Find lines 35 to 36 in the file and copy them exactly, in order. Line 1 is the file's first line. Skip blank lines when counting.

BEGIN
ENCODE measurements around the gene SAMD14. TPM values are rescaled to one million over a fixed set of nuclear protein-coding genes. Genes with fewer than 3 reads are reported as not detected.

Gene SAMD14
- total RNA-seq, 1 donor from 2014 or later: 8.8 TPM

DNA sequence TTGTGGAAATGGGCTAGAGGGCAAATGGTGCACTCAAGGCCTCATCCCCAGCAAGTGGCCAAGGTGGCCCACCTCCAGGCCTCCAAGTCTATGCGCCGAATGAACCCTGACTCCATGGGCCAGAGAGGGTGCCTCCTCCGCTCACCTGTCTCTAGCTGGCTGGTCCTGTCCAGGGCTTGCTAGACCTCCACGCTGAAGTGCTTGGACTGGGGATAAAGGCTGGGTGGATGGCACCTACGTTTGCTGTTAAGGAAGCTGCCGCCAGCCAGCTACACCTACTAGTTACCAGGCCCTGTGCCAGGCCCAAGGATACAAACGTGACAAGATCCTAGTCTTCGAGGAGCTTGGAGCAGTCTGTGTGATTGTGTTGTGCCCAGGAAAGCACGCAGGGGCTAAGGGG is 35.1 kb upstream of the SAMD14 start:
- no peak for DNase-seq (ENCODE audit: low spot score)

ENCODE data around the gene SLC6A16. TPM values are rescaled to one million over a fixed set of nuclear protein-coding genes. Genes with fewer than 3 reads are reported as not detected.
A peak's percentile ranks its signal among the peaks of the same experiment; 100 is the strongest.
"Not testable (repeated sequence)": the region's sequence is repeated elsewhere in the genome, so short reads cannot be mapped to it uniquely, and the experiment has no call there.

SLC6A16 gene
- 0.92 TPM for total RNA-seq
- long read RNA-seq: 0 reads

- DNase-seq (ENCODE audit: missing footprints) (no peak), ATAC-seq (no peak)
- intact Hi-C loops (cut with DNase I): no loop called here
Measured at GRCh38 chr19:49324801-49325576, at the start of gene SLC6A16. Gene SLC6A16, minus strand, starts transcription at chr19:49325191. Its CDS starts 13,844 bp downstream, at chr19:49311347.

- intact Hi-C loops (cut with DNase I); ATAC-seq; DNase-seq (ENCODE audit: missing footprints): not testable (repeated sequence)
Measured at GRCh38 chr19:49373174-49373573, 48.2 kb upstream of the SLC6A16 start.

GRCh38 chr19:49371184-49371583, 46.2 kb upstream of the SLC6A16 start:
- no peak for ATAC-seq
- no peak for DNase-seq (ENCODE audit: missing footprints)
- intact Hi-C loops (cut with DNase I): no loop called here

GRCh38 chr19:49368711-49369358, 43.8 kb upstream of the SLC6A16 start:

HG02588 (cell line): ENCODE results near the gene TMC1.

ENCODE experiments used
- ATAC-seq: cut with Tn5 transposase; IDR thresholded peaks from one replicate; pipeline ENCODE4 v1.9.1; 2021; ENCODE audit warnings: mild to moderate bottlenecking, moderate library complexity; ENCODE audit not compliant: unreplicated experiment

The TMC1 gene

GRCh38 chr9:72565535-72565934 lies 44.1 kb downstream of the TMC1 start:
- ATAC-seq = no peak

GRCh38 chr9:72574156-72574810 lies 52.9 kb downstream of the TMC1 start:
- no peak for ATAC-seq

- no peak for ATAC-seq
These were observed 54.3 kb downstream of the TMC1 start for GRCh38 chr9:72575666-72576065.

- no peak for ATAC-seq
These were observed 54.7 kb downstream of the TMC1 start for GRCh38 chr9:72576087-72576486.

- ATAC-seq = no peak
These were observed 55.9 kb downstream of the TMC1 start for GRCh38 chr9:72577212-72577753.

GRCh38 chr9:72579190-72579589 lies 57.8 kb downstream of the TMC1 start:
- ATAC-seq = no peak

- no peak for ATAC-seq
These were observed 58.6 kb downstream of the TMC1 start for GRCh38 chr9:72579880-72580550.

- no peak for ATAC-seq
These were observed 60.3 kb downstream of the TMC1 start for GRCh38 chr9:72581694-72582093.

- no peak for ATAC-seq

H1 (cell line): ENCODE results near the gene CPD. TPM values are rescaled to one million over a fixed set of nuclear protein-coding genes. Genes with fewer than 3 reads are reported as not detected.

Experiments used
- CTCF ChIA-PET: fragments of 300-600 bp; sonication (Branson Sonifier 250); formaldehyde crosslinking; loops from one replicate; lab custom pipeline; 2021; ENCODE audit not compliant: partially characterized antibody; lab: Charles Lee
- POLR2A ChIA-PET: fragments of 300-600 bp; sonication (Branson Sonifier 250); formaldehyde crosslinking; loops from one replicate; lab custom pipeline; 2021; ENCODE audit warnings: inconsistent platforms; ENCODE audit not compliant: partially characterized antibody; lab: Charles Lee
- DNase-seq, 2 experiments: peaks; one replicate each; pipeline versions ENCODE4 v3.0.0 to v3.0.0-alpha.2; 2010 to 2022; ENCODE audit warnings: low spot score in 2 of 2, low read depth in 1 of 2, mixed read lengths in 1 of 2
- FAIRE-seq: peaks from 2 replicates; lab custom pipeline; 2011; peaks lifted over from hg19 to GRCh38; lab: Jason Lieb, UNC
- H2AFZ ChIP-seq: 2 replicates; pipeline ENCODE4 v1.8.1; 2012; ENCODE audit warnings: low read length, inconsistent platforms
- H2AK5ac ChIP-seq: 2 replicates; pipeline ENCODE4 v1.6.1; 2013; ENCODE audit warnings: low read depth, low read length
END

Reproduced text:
These were observed 55.9 kb downstream of the TMC1 start for GRCh38 chr9:72577212-72577753.

GRCh38 chr9:72579190-72579589 lies 57.8 kb downstream of the TMC1 start: